The situation could not be more rife with potentially hilarious hijinx. For example, I don’t know jack about endurance. In fact, I can barely endure getting out of bed in the morning. Also, I am a weakling. And a moron. Also, my noble mount is to be Pearl, my fat and nutty pet Arabian who hasn’t been ridden in 3 years. Heck, with all this going for me, can there be any doubt that I will win both the race and the bet?
[Photo: the author tries to keep Pearl from chomping her iPhone]
Of the many impending struggles, none can be more pressing than the question of my turnout. I have perused the Google, and disturbingly, it appears that endurance ladies fashions run along the lines of sweat pants and teal windbreakers. It is also the custom to tie to the saddle about 47 different nylon sacks stuffed with assorted granola bars, clothes, and water bottles, giving the rider the appearance of membership in the Royal Mounted Bag Lady Guard. I can appreciate that an endurance lady might, at mile 30, be knackered enough to not give a shit about looking awesome in her Tailored Sportsmans and ankle-vise Vogel field boots, but such a paradigm shift is going to be a challenge for this natty-ass crone.
Meanwhile, my first order of business is to acquire a butt-friendly saddle. Currently nothing in my tack room fits Miss Thing, including the expensive dressage saddle I had fitted for her prior to her semi-retirement. Pearl’s body type is what is known as “propane tank,” mutton-withered and cylindrical. With no professional saddle fitter on retainer, I fear I am looking at a lengthy process of long-distance saddle trials.
You may point and laugh, but I have ordered a treeless saddle with which to commence these travails. I await its delivery with some trepidation, for it is ugly, and I am afraid.
One week later
Meanwhile, no sooner did I start old Pearly on our first phase of conditioning — 15 minutes of walk/trot on the lunge line — than it rained buckets for two days.
So what, you say? Well, as you know, water in all its forms is the bane of my existence, and this most recent gullywasher was no exception. For, like, three years of extreme drought there’s nary a drop and then, boom! The minute I start an outdoor project, 47 inches of rain. Not only was I forced to suspend the exercise program for those two days of active deluge-ing, but the resulting tarpit-quality mud has left me nowhere to work out even though the sky is now blue and the climate brisk.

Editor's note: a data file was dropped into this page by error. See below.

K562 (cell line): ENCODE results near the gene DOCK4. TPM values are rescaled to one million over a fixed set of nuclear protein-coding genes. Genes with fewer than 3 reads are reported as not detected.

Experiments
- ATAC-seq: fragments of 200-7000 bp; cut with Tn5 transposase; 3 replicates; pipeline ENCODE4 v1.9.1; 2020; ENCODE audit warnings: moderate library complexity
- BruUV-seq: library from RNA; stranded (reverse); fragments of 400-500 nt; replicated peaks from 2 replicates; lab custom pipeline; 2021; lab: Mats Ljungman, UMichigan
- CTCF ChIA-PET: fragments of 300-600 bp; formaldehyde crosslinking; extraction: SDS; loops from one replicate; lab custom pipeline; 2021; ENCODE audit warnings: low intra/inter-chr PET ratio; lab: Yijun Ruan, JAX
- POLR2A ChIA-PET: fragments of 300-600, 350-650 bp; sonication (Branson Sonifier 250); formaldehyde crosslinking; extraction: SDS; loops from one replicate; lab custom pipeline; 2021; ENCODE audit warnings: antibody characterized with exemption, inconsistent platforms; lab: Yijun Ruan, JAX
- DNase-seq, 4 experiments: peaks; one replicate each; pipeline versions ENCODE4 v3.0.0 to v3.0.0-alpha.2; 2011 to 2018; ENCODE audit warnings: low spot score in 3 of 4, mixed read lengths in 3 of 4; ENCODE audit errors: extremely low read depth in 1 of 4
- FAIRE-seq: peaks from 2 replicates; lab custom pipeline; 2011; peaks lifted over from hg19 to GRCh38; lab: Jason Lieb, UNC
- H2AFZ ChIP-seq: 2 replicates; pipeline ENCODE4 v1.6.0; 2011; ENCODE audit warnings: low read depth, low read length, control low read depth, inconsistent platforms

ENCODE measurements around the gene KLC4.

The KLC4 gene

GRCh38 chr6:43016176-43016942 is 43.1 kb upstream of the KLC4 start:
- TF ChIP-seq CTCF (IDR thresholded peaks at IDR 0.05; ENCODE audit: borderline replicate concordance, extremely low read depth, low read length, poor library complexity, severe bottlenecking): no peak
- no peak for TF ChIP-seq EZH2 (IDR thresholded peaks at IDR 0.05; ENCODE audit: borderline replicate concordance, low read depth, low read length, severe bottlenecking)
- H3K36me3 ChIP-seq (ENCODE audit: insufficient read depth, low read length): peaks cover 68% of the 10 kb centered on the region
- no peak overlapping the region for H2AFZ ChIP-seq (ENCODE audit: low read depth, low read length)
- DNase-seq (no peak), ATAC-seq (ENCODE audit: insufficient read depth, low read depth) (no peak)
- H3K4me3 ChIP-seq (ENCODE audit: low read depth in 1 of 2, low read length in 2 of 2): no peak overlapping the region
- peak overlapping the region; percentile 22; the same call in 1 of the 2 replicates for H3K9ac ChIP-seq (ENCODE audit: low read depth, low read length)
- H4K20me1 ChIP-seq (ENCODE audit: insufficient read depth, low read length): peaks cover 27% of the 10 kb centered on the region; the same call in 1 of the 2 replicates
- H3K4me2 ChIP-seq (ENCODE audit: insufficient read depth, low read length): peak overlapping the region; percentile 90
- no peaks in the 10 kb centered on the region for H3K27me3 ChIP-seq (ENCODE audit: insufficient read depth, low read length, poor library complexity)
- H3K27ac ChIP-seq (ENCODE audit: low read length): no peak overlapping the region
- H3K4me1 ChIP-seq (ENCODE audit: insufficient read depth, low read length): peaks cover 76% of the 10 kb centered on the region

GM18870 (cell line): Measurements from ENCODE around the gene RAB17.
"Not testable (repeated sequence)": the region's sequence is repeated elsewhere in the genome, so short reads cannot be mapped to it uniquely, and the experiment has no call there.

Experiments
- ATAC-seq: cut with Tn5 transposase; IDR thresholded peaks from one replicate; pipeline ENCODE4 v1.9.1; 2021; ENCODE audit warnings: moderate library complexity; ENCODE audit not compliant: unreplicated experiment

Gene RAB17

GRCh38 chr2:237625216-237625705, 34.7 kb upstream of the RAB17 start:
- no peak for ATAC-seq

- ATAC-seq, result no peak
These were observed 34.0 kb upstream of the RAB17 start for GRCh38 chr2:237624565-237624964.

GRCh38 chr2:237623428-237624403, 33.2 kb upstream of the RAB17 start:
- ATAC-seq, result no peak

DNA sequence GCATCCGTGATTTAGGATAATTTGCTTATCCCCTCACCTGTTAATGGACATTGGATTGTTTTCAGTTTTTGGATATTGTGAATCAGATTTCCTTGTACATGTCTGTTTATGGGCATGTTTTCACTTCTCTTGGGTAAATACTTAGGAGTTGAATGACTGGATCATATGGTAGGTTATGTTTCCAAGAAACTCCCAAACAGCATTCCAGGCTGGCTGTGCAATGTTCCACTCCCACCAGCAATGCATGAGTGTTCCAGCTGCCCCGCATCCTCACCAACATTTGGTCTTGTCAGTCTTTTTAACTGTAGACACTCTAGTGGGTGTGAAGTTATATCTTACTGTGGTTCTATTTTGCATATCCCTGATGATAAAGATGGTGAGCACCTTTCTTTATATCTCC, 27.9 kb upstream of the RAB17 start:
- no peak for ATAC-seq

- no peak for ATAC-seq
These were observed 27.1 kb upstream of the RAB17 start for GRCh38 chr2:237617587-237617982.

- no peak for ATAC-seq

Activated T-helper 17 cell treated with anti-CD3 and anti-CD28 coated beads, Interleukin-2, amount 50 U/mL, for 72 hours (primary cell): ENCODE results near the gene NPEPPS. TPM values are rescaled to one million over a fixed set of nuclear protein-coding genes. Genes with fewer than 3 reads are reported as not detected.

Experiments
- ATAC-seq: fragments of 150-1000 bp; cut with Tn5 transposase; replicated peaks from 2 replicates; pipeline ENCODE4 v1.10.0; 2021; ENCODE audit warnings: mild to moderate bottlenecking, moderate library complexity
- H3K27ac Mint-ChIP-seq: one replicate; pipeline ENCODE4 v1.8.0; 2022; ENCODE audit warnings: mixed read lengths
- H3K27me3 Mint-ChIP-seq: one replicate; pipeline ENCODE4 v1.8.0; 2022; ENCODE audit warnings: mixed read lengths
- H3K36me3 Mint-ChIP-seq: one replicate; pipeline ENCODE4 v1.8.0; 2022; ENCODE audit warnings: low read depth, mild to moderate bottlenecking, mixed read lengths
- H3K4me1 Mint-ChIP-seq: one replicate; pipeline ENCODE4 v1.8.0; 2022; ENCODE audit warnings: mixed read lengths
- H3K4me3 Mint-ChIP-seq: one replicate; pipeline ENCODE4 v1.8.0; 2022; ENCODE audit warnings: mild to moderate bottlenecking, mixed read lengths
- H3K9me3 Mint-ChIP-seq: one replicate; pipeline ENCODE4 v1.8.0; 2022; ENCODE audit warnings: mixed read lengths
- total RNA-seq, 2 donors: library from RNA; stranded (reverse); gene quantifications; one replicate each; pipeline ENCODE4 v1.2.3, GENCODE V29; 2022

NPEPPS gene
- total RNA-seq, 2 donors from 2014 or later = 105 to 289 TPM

Horsekeeping Tip #1: Forget building a barn; do not even contemplate bringing your horses home until you’ve got your sacrifice paddock sorted. Because there’s always a slender chance, however ludicrous it may sound, that it might rain.
Anyway, right before the flood, and without really thinking it through, and pretty much riding an uncharacteristic wave of
confidence foolhardiness onto a whim, I slapped a bridle on old Pearl and hopped up on her bareback. Like I mentioned, nobody had ridden her in 3 years. Well, you’ll never believe what happened.
She just stood there. For about 3 seconds. Then I could feel — I dunno — something, a sort of over-wound watch-spring sensation. It was vaguely familiar. That’s right, it was the Imp of the Perverse roiling just beneath the surface. I began to recall dimly why I used to have to put that dumb Arabian-style running martingale* on her, for as we moved off down the driveway she unraveled about 15 extra feet of neck and gave me to understand that she fully intended to turn her head upside down in the very near future. Still at the walk, I managed a smallish sort of circle on the lawn, then slid off and declared it an unqualified success. Here at Dreadful Acres, any ride is an unqualified success that doesn’t end with me writhing on the ground, calling brokenly for a margarita and a Vicodin.
Horsekeeping Tip #2: Before you start legging up a gonzo Arabian — and if you’re a pretty crummy old re-rider — maybe build a round pen or an arena or something.
Did I say my first order of business is sorting out a saddle? I meant I’m calling my contractor today for some round pen quotes, and tossing a bit of custom Dover’s way for one of those Michelin-Man body armor eventing vests. Until then I’m ground-drivin’, baby!
* It is the fashion, in certain Arabian circles, to employ a modified running martingale rather than simply train the horse properly. Pearl came to me having been “trained” in this manner, and since I lacked the chops to fix it, it ain’t fixed. But this will change (she said with enormous confidence, eyeing the eventing vests on the Dover website).